"It's about time I heard from those triolets", Walt said, after a silence of five minutes, during which they had swung steadily down the trail. "There'll be a check at the post-office, I know, and we'll transmute it into beautiful buckwheat flour, a gallon of maple syrup, and a new pair of overshoes for you."
"And into beautiful milk from Mrs. Johnson's beautiful cow," Madge added. "To-morrow's the first of the month, you know."
Walt scowled unconsciously; then his face brightened, and he clapped his hand to his breast pocket.
"Never mind. I have here a nice beautiful new cow, the best milker in California."
"When did you write it?" she demanded eagerly. Then, reproachfully, "And you never showed it to me."
"I saved it to read to you on the way to the post-office, in a spot remarkably like this one," he answered, indicating, with a wave of his hand, a dry log on which to sit.
A tiny stream flowed out of a dense fern-brake, slipped down a mossy-lipped stone, and ran across the path at their feet. From the valley arose the mellow song of meadow-larks, while about them, in and out, through sunshine and shadow, fluttered great yellow butterflies.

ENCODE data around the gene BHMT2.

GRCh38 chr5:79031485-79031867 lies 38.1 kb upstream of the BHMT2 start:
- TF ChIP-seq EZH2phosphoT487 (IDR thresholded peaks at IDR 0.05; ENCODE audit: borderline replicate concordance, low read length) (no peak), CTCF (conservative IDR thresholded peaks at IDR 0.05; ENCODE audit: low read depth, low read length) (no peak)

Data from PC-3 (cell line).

Up from below came another sound that broke in upon Walt reading softly from his manuscript. It was a crunching of heavy feet, punctuated now and again by the clattering of a displaced stone. As Walt finished and looked to his wife for approval, a man came into view around the turn of the trail. He was bare-headed and sweaty. With a handkerchief in one hand he mopped his face, while in the other hand he carried a new hat and a wilted starched collar which he had removed from his neck. He was a well-built man, and his muscles seemed on the point of bursting out of the painfully new and ready-made black clothes he wore.